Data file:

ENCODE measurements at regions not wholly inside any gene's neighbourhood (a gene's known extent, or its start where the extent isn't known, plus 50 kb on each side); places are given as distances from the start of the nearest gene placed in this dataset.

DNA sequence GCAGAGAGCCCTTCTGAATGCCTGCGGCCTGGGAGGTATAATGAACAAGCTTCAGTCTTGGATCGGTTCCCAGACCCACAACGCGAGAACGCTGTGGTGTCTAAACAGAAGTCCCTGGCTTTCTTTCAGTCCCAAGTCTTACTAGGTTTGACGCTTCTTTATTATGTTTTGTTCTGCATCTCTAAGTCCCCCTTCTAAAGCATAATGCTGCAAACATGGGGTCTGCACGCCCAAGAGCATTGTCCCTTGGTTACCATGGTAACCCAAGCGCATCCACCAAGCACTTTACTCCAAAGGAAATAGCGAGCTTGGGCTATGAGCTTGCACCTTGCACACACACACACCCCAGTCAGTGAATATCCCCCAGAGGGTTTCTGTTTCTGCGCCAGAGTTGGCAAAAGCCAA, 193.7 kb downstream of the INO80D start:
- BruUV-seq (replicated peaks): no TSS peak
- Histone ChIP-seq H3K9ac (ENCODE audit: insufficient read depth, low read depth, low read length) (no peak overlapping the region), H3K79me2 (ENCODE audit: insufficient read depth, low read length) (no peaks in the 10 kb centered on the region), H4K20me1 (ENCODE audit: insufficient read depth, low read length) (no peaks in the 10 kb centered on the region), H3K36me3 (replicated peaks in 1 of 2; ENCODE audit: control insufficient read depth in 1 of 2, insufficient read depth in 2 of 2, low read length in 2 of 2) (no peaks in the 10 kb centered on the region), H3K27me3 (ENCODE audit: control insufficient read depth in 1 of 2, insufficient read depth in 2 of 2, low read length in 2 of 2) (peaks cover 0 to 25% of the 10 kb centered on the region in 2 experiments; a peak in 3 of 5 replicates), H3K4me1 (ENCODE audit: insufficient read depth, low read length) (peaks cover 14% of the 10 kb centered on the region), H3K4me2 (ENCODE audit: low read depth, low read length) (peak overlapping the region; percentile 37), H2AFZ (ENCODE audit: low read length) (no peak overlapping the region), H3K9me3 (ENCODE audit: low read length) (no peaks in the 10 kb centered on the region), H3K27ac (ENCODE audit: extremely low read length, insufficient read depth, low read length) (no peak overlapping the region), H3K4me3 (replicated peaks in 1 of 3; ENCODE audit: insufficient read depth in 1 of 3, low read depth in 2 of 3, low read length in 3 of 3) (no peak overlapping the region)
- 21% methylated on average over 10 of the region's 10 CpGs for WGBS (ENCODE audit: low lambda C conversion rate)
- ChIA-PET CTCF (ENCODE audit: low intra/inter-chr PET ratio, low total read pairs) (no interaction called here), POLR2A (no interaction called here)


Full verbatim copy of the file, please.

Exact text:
ENCODE measurements at regions not wholly inside any gene's neighbourhood (a gene's known extent, or its start where the extent isn't known, plus 50 kb on each side); places are given as distances from the start of the nearest gene placed in this dataset.

DNA sequence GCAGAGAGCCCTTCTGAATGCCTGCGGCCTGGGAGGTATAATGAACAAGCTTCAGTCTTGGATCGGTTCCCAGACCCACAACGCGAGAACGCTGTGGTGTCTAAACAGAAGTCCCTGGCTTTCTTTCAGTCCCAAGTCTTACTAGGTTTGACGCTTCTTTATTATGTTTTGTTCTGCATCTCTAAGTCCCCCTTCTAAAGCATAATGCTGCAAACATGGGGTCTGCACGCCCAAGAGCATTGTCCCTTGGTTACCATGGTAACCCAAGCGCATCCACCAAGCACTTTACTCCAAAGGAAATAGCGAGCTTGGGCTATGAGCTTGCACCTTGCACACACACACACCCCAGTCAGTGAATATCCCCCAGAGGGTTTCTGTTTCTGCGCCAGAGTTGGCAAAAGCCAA, 193.7 kb downstream of the INO80D start:
- BruUV-seq (replicated peaks): no TSS peak
- Histone ChIP-seq H3K9ac (ENCODE audit: insufficient read depth, low read depth, low read length) (no peak overlapping the region), H3K79me2 (ENCODE audit: insufficient read depth, low read length) (no peaks in the 10 kb centered on the region), H4K20me1 (ENCODE audit: insufficient read depth, low read length) (no peaks in the 10 kb centered on the region), H3K36me3 (replicated peaks in 1 of 2; ENCODE audit: control insufficient read depth in 1 of 2, insufficient read depth in 2 of 2, low read length in 2 of 2) (no peaks in the 10 kb centered on the region), H3K27me3 (ENCODE audit: control insufficient read depth in 1 of 2, insufficient read depth in 2 of 2, low read length in 2 of 2) (peaks cover 0 to 25% of the 10 kb centered on the region in 2 experiments; a peak in 3 of 5 replicates), H3K4me1 (ENCODE audit: insufficient read depth, low read length) (peaks cover 14% of the 10 kb centered on the region), H3K4me2 (ENCODE audit: low read depth, low read length) (peak overlapping the region; percentile 37), H2AFZ (ENCODE audit: low read length) (no peak overlapping the region), H3K9me3 (ENCODE audit: low read length) (no peaks in the 10 kb centered on the region), H3K27ac (ENCODE audit: extremely low read length, insufficient read depth, low read length) (no peak overlapping the region), H3K4me3 (replicated peaks in 1 of 3; ENCODE audit: insufficient read depth in 1 of 3, low read depth in 2 of 3, low read length in 3 of 3) (no peak overlapping the region)
- 21% methylated on average over 10 of the region's 10 CpGs for WGBS (ENCODE audit: low lambda C conversion rate)
- ChIA-PET CTCF (ENCODE audit: low intra/inter-chr PET ratio, low total read pairs) (no interaction called here), POLR2A (no interaction called here)